Support for a so-called Brexit has dropped since British Prime Minister David Cameron announced his plans for renegotiated European Union membership, according to a YouGov poll for the Times released Wednesday. Debate over the possibility of the U.K. leaving the EU has heightened throughout the week as citizens and politicians alike looked toward a referendum slated for June 23.
Around 37 percent of the 3,482 adults polled online responded they wanted to stay in the EU, 38 percent wanted to leave and 25 percent were unsure, according to YouGov. While the results showed a tight race, the percentage of people who responded they wanted to leave has dropped eight points from 45 percent earlier this month. The margin of error was not immediately available.
Another poll of 1,000 adults in Great Britain, conducted by ComRes for the Daily Mail over the phone Feb. 19-22, put the spread at 12 points, with 51 percent of people supporting staying in the EU and 39 percent wanting a Brexit. The data was weighted based to be demographically representative of the U.K.
The debate in the U.K. has revolved around issues of national sovereignty, migration, security and the economy. Those supporting leaving the EU have argued that the nation would have more control over its own laws, particularly concerning who is allowed to enter the country and why, maintaining that their strong economy would remain powerful with or without the EU. Pro-EU campaigners say Britain is stronger inside the U.K. and better protected from potential terrorist threats because of intelligence sharing, while arguing that the nation’s economic prowess is due in part to its entrenchment in European financial affairs.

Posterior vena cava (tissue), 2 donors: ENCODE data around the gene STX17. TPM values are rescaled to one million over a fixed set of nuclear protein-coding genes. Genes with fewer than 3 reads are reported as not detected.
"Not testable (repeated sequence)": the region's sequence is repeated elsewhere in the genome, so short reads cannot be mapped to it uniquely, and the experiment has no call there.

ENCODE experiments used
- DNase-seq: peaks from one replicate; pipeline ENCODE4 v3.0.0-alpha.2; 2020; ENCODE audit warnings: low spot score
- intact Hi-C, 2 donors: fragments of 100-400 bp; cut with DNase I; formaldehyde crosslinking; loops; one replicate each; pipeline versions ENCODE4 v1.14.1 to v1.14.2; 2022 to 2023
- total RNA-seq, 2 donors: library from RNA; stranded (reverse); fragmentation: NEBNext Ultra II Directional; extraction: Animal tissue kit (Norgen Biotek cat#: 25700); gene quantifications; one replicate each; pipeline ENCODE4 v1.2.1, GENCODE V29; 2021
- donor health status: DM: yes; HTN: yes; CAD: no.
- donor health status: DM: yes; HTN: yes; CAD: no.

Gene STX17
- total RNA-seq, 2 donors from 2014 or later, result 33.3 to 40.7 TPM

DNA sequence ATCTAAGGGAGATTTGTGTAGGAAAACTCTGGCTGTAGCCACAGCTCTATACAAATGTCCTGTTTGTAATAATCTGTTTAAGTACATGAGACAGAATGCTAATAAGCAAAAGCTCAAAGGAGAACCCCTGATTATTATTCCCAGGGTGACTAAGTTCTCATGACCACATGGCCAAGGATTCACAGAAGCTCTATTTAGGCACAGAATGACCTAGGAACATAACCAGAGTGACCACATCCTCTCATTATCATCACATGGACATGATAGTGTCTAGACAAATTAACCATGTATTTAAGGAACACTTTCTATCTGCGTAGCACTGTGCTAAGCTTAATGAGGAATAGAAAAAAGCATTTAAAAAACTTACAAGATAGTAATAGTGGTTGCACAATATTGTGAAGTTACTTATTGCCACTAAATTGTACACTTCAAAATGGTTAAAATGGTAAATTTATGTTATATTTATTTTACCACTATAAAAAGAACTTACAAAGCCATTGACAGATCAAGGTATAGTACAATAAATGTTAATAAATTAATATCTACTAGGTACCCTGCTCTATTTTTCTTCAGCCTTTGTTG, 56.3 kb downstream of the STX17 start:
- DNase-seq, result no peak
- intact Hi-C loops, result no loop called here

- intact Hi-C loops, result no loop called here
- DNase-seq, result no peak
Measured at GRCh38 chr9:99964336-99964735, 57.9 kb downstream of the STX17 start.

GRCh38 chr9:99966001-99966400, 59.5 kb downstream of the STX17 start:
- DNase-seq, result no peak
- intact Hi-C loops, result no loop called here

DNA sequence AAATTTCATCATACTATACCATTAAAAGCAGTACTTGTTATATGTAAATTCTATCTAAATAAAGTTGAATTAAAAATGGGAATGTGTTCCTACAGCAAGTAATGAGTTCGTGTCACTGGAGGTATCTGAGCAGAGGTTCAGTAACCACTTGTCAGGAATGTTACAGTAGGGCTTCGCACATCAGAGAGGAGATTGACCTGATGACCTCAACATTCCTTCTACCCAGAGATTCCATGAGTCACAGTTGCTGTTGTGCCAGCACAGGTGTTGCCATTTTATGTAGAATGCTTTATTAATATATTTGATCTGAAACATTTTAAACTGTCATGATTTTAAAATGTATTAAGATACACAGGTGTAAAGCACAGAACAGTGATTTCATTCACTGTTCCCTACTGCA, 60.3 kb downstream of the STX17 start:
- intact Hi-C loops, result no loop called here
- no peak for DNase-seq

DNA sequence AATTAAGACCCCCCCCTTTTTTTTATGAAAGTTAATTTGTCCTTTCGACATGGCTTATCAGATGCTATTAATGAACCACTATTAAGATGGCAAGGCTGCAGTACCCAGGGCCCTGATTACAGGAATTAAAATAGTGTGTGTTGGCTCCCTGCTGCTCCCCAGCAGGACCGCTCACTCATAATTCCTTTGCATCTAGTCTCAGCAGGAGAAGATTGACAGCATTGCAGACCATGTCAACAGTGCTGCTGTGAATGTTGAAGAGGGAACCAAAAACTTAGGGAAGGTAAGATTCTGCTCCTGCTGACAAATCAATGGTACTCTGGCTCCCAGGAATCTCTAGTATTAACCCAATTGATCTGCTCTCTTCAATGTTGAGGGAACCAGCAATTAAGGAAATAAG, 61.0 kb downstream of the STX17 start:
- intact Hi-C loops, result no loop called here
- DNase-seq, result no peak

Cameron reached a new deal with EU negotiators last week after many talks with President of the European Council Donald Tusk. Key changes to U.K. membership would include an exemption from the “ever-closer union” clause that looks for political integration of EU countries as well as the ability of the British government to deny benefits to migrant workers in the country, Reuters reported. Cameron is pushing for citizens to vote to stay in the EU with this new deal.
The pro-EU camp was dealt a blow, however, after London Mayor Boris Johnson announced Sunday he would support those who wanted to leave the U.K. Johnson has been a close ally of Cameron in the past and a potential pick for prime minister, and many political experts said he may be angling for a shot at Cameron’s position if the referendum ends in a Brexit.